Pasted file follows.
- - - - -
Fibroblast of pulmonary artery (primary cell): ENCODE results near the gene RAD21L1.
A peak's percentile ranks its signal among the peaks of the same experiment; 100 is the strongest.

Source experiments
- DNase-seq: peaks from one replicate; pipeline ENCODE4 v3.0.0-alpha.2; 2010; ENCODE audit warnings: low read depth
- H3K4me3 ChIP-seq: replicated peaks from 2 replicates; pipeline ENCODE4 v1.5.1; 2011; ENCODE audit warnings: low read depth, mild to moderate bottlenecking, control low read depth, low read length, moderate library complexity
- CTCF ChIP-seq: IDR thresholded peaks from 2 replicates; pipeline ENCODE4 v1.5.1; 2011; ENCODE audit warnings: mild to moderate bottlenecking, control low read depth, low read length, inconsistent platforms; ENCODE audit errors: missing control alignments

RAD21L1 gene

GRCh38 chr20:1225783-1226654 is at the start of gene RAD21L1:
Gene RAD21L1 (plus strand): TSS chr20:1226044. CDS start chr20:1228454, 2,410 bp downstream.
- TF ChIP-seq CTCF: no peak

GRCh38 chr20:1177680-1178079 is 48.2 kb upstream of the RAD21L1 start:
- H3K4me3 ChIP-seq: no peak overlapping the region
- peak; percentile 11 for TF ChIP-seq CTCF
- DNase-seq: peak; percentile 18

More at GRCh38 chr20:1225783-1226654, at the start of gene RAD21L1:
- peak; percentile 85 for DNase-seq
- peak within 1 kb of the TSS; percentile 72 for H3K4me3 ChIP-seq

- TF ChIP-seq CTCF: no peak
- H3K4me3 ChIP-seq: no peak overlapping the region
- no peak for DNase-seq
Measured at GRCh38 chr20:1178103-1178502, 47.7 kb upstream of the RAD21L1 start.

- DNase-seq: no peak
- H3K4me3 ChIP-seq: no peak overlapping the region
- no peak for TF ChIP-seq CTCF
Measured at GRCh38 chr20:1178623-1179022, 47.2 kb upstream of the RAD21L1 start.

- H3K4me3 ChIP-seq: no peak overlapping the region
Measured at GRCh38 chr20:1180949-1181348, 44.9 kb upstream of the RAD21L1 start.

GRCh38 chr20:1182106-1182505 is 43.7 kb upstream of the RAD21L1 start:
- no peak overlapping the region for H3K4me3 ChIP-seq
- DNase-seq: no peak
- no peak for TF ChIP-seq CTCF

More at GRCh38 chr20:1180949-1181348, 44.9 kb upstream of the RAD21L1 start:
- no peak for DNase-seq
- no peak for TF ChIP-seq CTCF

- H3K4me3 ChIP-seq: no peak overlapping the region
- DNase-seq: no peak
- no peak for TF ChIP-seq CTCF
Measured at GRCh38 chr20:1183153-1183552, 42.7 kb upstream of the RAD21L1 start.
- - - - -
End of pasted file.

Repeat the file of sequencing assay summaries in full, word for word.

Fibroblast of pulmonary artery (primary cell): ENCODE results near the gene RAD21L1.
A peak's percentile ranks its signal among the peaks of the same experiment; 100 is the strongest.

Source experiments
- DNase-seq: peaks from one replicate; pipeline ENCODE4 v3.0.0-alpha.2; 2010; ENCODE audit warnings: low read depth
- H3K4me3 ChIP-seq: replicated peaks from 2 replicates; pipeline ENCODE4 v1.5.1; 2011; ENCODE audit warnings: low read depth, mild to moderate bottlenecking, control low read depth, low read length, moderate library complexity
- CTCF ChIP-seq: IDR thresholded peaks from 2 replicates; pipeline ENCODE4 v1.5.1; 2011; ENCODE audit warnings: mild to moderate bottlenecking, control low read depth, low read length, inconsistent platforms; ENCODE audit errors: missing control alignments

RAD21L1 gene

GRCh38 chr20:1225783-1226654 is at the start of gene RAD21L1:
Gene RAD21L1 (plus strand): TSS chr20:1226044. CDS start chr20:1228454, 2,410 bp downstream.
- TF ChIP-seq CTCF: no peak

GRCh38 chr20:1177680-1178079 is 48.2 kb upstream of the RAD21L1 start:
- H3K4me3 ChIP-seq: no peak overlapping the region
- peak; percentile 11 for TF ChIP-seq CTCF
- DNase-seq: peak; percentile 18

More at GRCh38 chr20:1225783-1226654, at the start of gene RAD21L1:
- peak; percentile 85 for DNase-seq
- peak within 1 kb of the TSS; percentile 72 for H3K4me3 ChIP-seq

- TF ChIP-seq CTCF: no peak
- H3K4me3 ChIP-seq: no peak overlapping the region
- no peak for DNase-seq
Measured at GRCh38 chr20:1178103-1178502, 47.7 kb upstream of the RAD21L1 start.

- DNase-seq: no peak
- H3K4me3 ChIP-seq: no peak overlapping the region
- no peak for TF ChIP-seq CTCF
Measured at GRCh38 chr20:1178623-1179022, 47.2 kb upstream of the RAD21L1 start.

- H3K4me3 ChIP-seq: no peak overlapping the region
Measured at GRCh38 chr20:1180949-1181348, 44.9 kb upstream of the RAD21L1 start.

GRCh38 chr20:1182106-1182505 is 43.7 kb upstream of the RAD21L1 start:
- no peak overlapping the region for H3K4me3 ChIP-seq
- DNase-seq: no peak
- no peak for TF ChIP-seq CTCF

More at GRCh38 chr20:1180949-1181348, 44.9 kb upstream of the RAD21L1 start:
- no peak for DNase-seq
- no peak for TF ChIP-seq CTCF

- H3K4me3 ChIP-seq: no peak overlapping the region
- DNase-seq: no peak
- no peak for TF ChIP-seq CTCF
Measured at GRCh38 chr20:1183153-1183552, 42.7 kb upstream of the RAD21L1 start.